For the past two years, we’ve been working with Cameron Corda and his team to optimize our MuckFest® MS event series website. In this post, he’ll give us an introduction to the A/B testing process and insights into how we’ve applied it.
A process for improvement
How many times have you been in a meeting where the process goes something like this?
● There are lots of ideas in the room, commonly beginning with “I think this might work…”
● The decision makers select their favorites, they get implemented, and everyone hopes they work.
Maybe you have some data to support whether things are getting better or worse, but it’s often difficult to separate general trends from the specific impact of your changes.
By having a process rooted in A/B testing, we know specifically when things improve, and by how much. Culturally, we find that people are more apt to suggest ideas, and as a team we’re more apt to try things out. Everyone is on equal footing and the results are an agreed upon standard that trump opinion.
What is A/B testing?
A/B testing is a process where you experiment with ideas you think will produce a positive impact. Typically you test your original baseline against a new variation, referred to as “A” and “B.” You randomly send the variations to users, monitor outcomes, and compare the results to see if your new version outperforms the original.
You’re not limited to two variations, and you can even test multiple variables in what is known as a multivariate test. The more options or more specific your goal, the more traffic you need to get results. If you’re Google, you can test 41 shades of blue. For the rest of us, tests need to be more dramatic to actually get results.
To run the tests, we use software from Optimizely.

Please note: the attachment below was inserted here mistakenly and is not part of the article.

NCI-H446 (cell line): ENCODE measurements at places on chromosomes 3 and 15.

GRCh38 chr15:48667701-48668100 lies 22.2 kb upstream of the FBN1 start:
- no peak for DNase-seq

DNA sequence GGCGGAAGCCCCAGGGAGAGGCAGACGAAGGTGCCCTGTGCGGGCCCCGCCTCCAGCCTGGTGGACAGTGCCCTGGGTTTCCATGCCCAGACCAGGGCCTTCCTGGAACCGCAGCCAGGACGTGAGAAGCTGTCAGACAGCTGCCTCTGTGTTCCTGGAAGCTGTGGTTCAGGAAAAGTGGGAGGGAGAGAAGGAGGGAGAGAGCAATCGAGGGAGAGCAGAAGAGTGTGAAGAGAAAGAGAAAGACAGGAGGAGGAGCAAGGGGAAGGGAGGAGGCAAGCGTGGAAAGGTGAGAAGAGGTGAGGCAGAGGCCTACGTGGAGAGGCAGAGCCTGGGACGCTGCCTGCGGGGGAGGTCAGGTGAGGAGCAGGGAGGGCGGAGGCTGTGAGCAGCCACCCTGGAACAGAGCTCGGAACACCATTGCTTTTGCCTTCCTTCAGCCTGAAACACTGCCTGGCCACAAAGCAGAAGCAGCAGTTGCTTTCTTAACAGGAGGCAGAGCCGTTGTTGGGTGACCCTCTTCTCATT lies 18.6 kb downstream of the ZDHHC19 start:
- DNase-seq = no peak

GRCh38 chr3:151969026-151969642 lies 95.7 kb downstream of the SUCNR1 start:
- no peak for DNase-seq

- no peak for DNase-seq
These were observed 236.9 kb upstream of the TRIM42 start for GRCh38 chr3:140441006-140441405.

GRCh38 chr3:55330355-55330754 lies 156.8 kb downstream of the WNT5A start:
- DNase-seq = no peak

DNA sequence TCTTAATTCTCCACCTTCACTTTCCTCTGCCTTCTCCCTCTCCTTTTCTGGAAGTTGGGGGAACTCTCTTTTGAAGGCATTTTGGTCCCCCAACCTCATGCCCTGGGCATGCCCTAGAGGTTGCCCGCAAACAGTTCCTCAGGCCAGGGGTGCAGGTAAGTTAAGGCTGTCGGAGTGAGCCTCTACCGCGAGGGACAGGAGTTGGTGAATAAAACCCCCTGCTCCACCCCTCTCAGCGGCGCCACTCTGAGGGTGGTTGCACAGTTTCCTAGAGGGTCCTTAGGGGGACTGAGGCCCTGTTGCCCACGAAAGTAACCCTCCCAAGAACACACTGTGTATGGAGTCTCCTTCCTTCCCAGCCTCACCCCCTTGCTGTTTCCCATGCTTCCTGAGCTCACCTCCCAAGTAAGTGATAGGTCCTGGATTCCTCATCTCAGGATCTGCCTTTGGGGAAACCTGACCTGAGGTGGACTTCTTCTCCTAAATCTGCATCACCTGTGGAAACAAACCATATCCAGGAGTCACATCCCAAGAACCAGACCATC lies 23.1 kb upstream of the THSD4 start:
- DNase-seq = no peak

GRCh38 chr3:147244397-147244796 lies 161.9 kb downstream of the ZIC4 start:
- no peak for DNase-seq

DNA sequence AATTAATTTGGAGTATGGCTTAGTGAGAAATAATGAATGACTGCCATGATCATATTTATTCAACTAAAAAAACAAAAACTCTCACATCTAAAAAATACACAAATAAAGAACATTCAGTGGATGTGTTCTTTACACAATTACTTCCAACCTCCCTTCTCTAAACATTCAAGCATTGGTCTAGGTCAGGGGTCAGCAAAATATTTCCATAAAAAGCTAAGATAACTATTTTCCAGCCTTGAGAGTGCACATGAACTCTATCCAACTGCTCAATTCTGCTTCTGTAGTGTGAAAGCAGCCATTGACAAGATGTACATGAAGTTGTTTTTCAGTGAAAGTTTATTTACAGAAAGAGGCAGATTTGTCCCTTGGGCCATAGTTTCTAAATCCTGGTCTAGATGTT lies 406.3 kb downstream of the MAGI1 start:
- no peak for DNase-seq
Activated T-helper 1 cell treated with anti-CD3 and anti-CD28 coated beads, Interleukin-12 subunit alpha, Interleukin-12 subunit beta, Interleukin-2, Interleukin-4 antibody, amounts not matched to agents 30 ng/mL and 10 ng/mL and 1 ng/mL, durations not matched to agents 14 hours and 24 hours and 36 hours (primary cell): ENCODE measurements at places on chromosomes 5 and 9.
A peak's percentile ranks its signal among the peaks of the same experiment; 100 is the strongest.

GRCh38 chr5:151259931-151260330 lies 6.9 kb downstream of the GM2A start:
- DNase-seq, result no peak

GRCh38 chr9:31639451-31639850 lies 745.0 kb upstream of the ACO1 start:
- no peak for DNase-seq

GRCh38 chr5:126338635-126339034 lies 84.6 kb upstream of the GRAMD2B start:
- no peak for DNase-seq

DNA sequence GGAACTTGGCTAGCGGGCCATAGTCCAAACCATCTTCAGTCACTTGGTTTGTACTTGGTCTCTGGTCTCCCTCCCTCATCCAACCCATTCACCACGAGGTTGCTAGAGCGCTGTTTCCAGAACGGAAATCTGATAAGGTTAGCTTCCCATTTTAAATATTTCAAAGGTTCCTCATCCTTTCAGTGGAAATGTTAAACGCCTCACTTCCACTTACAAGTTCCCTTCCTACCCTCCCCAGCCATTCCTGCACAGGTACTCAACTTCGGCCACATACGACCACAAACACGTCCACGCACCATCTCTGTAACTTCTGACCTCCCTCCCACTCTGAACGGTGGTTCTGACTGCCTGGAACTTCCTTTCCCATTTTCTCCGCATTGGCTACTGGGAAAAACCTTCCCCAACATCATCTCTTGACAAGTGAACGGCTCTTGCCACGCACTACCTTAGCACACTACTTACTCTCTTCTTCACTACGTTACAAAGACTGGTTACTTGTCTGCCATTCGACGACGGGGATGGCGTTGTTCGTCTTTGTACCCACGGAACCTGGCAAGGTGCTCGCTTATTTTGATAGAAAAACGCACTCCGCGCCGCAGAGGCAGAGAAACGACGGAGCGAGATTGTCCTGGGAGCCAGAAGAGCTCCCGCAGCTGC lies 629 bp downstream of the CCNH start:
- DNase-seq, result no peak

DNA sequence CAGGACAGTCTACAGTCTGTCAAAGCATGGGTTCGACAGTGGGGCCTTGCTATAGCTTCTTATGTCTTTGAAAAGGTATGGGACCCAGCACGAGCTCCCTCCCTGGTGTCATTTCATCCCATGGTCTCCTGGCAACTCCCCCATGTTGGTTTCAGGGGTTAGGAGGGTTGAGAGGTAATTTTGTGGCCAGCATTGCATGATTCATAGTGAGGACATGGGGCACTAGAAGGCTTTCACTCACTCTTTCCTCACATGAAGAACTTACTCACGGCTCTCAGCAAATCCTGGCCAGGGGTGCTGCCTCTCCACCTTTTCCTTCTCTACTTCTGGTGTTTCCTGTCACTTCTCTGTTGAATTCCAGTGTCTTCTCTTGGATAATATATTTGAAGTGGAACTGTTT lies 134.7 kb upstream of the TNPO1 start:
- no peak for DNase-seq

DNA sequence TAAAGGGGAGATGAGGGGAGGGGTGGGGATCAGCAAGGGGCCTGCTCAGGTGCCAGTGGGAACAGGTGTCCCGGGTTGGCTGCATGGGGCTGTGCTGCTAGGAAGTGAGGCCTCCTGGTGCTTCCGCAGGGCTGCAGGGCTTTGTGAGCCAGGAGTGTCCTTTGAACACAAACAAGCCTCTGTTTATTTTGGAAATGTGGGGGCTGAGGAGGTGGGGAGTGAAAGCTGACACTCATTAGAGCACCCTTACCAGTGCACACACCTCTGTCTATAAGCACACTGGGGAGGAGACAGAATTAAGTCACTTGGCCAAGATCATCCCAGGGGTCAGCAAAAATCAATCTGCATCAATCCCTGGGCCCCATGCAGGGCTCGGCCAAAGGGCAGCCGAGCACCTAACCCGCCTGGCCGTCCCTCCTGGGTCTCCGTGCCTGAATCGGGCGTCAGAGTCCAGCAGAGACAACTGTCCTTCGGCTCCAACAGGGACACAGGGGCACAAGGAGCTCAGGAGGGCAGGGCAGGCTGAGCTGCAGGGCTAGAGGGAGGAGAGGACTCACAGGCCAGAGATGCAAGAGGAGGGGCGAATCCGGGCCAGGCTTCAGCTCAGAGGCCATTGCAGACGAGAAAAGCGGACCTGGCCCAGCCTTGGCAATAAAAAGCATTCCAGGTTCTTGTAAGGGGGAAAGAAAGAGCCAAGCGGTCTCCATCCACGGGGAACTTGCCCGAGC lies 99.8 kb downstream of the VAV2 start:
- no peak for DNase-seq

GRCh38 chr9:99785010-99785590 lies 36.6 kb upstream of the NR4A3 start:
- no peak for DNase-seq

A specific example from MuckFest MS
Let’s take a look at a successful test, and the process we followed to get there. We start with the hypothesis:
MuckFest MS’ fight against Multiple Sclerosis is a key differentiator from other mud races. By emphasizing the cause through a testimonial and language, we’ll increase the likelihood that new visitors to the site continue at all steps of the funnel.
Here are screenshots of the original and our variation:
Cause Emphasis (B)
To measure success, we document specific goals for each test:
● Primary goal: Visits a specific city page
● Secondary goals: Visits the registration page or Completes registration
Why is the primary goal to visit a specific city page? Our registration process has a clear funnel that starts with visiting a specific city page, and continues through the various steps in the registration process. The advantage of testing higher up the funnel is that you have more conversions, and can more quickly determine if your test is an improvement
We then launched the test, let it run, and kept an eye on the numbers. Here were the results to the conversion rate, along with the “chance to beat baseline,” a measure of statistical significance.
● Views of a city page: +6.6% (99.5% chance to beat baseline)
● Visits checkout page: +10.4% (83.5% chance to beat baseline)
● Revenue: +22% (81.0% chance to beat baseline)
When a test is over, win or lose, we document the test for future team members. It’s important that each report have screenshots so that future team members who may not know how the site used to look can still get value from the learnings.
What we’ve learned
Oftentimes, tests confirm our ideas were good ones, but we’ve also been humbled to find out that ideas can sometimes lead to a decline. We’ve also been surprised that ideas we otherwise would have dismissed in fact had positive results.
As we wind down the 2014 MuckFest MS season and look towards 2015, we have a growing list of learnings to build on, and a constant pool of new experiments to try.
Cameron (@ccorda) is the Founder of Juking the Stats, a web development studio focused on helping non-profits build and optimize web applications and sites. Previously Cameron has worked on the development of Whitehouse.gov, President Obama’s re-election website, and the It Gets Better Project.